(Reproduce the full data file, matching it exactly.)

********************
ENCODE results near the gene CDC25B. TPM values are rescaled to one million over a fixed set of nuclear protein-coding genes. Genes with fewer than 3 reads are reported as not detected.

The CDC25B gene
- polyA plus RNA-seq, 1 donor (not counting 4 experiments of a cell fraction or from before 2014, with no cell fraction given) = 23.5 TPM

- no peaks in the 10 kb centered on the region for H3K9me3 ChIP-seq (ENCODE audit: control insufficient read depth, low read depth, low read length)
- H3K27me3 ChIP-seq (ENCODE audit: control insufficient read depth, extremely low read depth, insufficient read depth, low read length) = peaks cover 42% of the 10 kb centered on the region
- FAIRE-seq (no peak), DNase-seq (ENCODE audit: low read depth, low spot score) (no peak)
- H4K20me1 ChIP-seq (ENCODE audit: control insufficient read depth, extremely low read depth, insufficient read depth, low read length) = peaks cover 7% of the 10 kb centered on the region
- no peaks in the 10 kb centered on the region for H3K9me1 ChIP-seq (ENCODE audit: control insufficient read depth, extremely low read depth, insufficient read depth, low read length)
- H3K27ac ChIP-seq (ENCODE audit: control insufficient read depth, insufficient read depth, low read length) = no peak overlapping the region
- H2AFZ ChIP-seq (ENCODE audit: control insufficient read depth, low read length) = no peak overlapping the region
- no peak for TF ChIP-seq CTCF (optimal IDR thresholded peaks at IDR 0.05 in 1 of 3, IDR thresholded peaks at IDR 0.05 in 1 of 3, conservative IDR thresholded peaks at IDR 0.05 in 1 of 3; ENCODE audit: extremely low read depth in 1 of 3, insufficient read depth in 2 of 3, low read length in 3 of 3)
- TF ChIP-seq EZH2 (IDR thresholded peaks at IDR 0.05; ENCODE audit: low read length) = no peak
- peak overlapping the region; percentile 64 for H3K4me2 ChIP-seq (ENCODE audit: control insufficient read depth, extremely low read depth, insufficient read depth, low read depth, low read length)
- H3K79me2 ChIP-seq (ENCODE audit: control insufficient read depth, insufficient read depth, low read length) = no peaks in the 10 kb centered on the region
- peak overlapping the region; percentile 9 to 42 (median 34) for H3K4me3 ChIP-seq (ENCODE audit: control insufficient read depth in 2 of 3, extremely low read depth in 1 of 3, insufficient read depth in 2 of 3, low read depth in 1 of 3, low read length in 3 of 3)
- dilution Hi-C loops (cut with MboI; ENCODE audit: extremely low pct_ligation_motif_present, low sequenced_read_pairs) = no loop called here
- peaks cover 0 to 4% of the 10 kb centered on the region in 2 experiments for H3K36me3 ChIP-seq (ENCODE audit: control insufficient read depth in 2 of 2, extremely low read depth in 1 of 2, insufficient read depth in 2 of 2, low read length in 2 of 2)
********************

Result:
ENCODE results near the gene CDC25B. TPM values are rescaled to one million over a fixed set of nuclear protein-coding genes. Genes with fewer than 3 reads are reported as not detected.

The CDC25B gene
- polyA plus RNA-seq, 1 donor (not counting 4 experiments of a cell fraction or from before 2014, with no cell fraction given) = 23.5 TPM

- no peaks in the 10 kb centered on the region for H3K9me3 ChIP-seq (ENCODE audit: control insufficient read depth, low read depth, low read length)
- H3K27me3 ChIP-seq (ENCODE audit: control insufficient read depth, extremely low read depth, insufficient read depth, low read length) = peaks cover 42% of the 10 kb centered on the region
- FAIRE-seq (no peak), DNase-seq (ENCODE audit: low read depth, low spot score) (no peak)
- H4K20me1 ChIP-seq (ENCODE audit: control insufficient read depth, extremely low read depth, insufficient read depth, low read length) = peaks cover 7% of the 10 kb centered on the region
- no peaks in the 10 kb centered on the region for H3K9me1 ChIP-seq (ENCODE audit: control insufficient read depth, extremely low read depth, insufficient read depth, low read length)
- H3K27ac ChIP-seq (ENCODE audit: control insufficient read depth, insufficient read depth, low read length) = no peak overlapping the region
- H2AFZ ChIP-seq (ENCODE audit: control insufficient read depth, low read length) = no peak overlapping the region
- no peak for TF ChIP-seq CTCF (optimal IDR thresholded peaks at IDR 0.05 in 1 of 3, IDR thresholded peaks at IDR 0.05 in 1 of 3, conservative IDR thresholded peaks at IDR 0.05 in 1 of 3; ENCODE audit: extremely low read depth in 1 of 3, insufficient read depth in 2 of 3, low read length in 3 of 3)
- TF ChIP-seq EZH2 (IDR thresholded peaks at IDR 0.05; ENCODE audit: low read length) = no peak
- peak overlapping the region; percentile 64 for H3K4me2 ChIP-seq (ENCODE audit: control insufficient read depth, extremely low read depth, insufficient read depth, low read depth, low read length)
- H3K79me2 ChIP-seq (ENCODE audit: control insufficient read depth, insufficient read depth, low read length) = no peaks in the 10 kb centered on the region
- peak overlapping the region; percentile 9 to 42 (median 34) for H3K4me3 ChIP-seq (ENCODE audit: control insufficient read depth in 2 of 3, extremely low read depth in 1 of 3, insufficient read depth in 2 of 3, low read depth in 1 of 3, low read length in 3 of 3)
- dilution Hi-C loops (cut with MboI; ENCODE audit: extremely low pct_ligation_motif_present, low sequenced_read_pairs) = no loop called here
- peaks cover 0 to 4% of the 10 kb centered on the region in 2 experiments for H3K36me3 ChIP-seq (ENCODE audit: control insufficient read depth in 2 of 2, extremely low read depth in 1 of 2, insufficient read depth in 2 of 2, low read length in 2 of 2)